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LAS VEGAS (TheStreet) -- Today is Day Two of the Consumer Electronics Show, the 43 year-old trade event that serves as a high-profile launching pad for technology's biggest -- and smallest -- brand names.

Despite the recession hangover that sees much of this sector battered, more than 2,500 vendors have convened in Las Vegas to announce a battery of product and partnership agreements, all potentially stock-changing news.

While we're not likely to see any new, blockbuster tech categories emerge at this year's event, we've been busy testing the barrage of smartphones, tablet devices, and many other niche technologies that have become smarter and more web-savvy.

Each day, our tech team will bring you some of the day's most popular picks, straight from the showroom floor.

More on CES 2010

>>Day One Slideshow

>>Photo Gallery: 2010 CES Show

>>CES 2010 coverage

3D TV

3D TV joins tablet devices as the big news story here at CES. Every TV we tried works, but the required glasses feature a slight flicker effect. When we watched "Monsters and Aliens" in a demo, the HD image was degraded by this refresh-rate flicker.

Sony

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has made the biggest 3D bet, going all-in on the tech across its product lines. During our tour of their booths, executives at

Intel

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,

Marvell

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,

Cisco

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and

Broadcom

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-- who each have a hand in 3D TV -- predict big things in 3D entertainment, but the real future may lie in technologies that deliver it without the glasses.

Google's Nexus One

We had to do it. If we're not holding

Google's

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Nexus One, the guy next to us is. The device can't stand up to the hype, though -- nothing could. In the end, it's a very thin form running Android 1.5 with a screen larger than the one on

Apple's

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iPhone. The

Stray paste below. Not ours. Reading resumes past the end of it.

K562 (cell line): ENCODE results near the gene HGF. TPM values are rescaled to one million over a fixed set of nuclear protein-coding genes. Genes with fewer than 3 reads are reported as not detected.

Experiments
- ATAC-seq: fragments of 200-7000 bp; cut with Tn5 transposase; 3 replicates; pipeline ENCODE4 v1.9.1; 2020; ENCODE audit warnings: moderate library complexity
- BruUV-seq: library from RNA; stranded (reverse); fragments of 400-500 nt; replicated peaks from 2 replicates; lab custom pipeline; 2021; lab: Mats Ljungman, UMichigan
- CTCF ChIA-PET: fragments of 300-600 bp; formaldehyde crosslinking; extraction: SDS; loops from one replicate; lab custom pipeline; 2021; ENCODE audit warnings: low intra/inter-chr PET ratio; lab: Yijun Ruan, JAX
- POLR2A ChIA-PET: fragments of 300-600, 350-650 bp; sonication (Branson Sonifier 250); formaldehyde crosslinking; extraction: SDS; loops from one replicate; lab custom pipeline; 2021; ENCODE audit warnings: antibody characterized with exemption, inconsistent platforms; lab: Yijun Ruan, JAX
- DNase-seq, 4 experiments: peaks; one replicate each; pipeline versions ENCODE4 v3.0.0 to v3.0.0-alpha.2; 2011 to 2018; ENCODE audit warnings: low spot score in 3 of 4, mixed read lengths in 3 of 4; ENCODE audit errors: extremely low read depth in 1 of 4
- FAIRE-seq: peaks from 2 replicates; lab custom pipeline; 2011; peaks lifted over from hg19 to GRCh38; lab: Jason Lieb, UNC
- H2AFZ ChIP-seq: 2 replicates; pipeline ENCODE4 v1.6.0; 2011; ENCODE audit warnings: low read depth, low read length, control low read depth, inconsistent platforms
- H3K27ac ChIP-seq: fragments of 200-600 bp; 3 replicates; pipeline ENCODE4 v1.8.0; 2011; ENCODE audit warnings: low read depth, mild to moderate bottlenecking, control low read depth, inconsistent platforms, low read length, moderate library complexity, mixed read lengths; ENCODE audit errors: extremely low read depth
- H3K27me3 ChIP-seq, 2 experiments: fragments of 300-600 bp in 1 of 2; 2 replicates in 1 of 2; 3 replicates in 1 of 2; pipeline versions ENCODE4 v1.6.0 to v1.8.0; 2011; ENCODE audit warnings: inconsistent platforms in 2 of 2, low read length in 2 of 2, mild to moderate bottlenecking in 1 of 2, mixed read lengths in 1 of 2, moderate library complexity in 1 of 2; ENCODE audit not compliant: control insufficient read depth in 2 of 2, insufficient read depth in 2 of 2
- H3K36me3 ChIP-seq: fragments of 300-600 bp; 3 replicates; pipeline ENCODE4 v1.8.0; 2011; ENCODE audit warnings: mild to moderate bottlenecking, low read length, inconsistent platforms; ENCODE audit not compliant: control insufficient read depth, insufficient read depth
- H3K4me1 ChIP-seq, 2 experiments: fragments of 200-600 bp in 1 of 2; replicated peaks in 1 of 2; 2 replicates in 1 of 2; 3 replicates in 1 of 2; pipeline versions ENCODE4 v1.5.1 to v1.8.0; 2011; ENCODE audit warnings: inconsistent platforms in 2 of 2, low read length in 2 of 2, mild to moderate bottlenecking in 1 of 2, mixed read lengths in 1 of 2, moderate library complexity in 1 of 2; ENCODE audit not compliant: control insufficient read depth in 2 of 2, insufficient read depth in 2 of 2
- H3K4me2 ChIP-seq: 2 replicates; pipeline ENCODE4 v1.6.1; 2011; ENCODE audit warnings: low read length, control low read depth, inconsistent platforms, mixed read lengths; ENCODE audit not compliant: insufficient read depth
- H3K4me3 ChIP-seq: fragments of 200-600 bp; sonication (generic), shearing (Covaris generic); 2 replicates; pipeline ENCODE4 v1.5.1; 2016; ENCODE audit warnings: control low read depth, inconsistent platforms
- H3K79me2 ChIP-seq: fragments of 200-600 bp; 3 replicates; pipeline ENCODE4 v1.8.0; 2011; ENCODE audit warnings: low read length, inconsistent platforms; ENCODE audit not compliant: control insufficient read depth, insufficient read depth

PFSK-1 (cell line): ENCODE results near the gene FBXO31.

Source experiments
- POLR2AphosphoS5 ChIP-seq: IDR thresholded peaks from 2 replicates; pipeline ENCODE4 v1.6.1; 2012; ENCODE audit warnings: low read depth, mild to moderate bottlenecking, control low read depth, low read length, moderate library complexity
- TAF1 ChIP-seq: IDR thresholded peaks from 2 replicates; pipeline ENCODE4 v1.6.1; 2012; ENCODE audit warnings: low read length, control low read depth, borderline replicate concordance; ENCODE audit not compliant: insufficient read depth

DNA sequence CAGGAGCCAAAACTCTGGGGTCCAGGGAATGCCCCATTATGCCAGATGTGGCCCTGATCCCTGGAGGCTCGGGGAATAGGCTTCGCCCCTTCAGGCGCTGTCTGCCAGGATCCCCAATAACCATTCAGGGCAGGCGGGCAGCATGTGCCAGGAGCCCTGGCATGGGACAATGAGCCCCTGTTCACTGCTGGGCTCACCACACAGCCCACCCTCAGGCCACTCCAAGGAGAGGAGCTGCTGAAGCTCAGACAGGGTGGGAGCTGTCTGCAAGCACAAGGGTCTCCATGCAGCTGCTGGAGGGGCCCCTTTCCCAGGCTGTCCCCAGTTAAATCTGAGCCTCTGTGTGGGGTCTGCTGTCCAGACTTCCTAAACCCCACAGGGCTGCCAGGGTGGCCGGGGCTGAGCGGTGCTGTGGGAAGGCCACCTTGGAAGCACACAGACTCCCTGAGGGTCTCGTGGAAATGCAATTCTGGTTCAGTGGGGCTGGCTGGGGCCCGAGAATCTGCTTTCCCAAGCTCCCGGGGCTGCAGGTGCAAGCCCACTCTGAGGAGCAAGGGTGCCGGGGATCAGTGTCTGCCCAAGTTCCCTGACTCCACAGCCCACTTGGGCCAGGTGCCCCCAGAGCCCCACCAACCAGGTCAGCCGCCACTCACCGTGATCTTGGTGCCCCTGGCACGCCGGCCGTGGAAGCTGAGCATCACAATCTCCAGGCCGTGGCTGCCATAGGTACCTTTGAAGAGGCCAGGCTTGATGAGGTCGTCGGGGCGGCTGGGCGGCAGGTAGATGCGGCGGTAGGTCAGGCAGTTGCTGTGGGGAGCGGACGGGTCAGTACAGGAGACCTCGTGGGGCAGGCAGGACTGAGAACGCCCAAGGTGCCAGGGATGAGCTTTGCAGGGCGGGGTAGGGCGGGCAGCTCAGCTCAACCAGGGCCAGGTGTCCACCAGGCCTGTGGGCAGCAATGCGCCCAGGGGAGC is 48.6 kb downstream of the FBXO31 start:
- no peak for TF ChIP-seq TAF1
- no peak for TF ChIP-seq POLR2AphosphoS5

Qualcomm

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chip inside it may be the real game changer, though. The phone has been superfast when on a good connection. As folks continue to speculate that the iPhone's speed issues might be due to its chip -- not its network -- the Qualcomm factor may be the

Nexus One's

biggest boon.

Palm's 3D Gaming

Palm's

(PALM)

got game. The company has added 3D games to its Pre phone, featuring apps from multiple developers including

Electronic Arts

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. The initiative could be a lifeline for the market-lagging handset maker, as could the company's

newly announced partnership

with

Verizon

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. Verizon will start selling the revamped Pre and Pixi later this month. According to

TheStreet's

Gary Krakow, the Mi-Fi function in Palm's devices will also be a big selling point.

Palm Pre/Pixi Plus smartphones for Verizon

Image placeholder title

Spring Design's Alex eReader

The eReader wave at CES is also an Android invasion. The Alex, a dual screen from newcomer

Spring Design

, runs on Android and captures the initial

Amazon

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Kindle experience, but adds what the forerunner lacks -- full internet browsing. Yesterday, Spring Design announced a retail partnership with

Borders Group

(BGP)

, a potential leg up on competitors in the battle for this suddenly-crowded space. As book and content publishers search for subscription revenue on formerly free content, they will now have to battle for dollars with carriers who deliver it, leaving both to fight over the pie.

Sprint's 4G Network

As you can imagine,

Sprint's

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4G network is much-talked about, and Vegas is 4G wired for the show. We received a unit to test, a mobile hotspot modem that can support up to five computers at once (or act as a single machine's super-fast tethered access). The time we devoted to testing was brief, but it featured amazing speeds. We took the picture above while downloading a host of videos. The connection hit 29.7 mbs, with a top-end speed of 34 mbs.

Skiff's eReader Design

The eReader market is officially packed. A handful of tablet concepts and electronic media readers have already been announced this week, joining market heavies Nook and Kindle, but

Skiff's

getting a lot of attention for its large, thin form and rumors of a flexible screen. Skiff, a subsidiary of print media giant

Hearst

, unveiled prototypes with two partners: Marvell, which will power the developer's kits, and Sprint, which will run Skiff's "newsstand."

More CES picks

Photo Gallery: 2010 CES Show

This article was written by a staff member of TheStreet.com.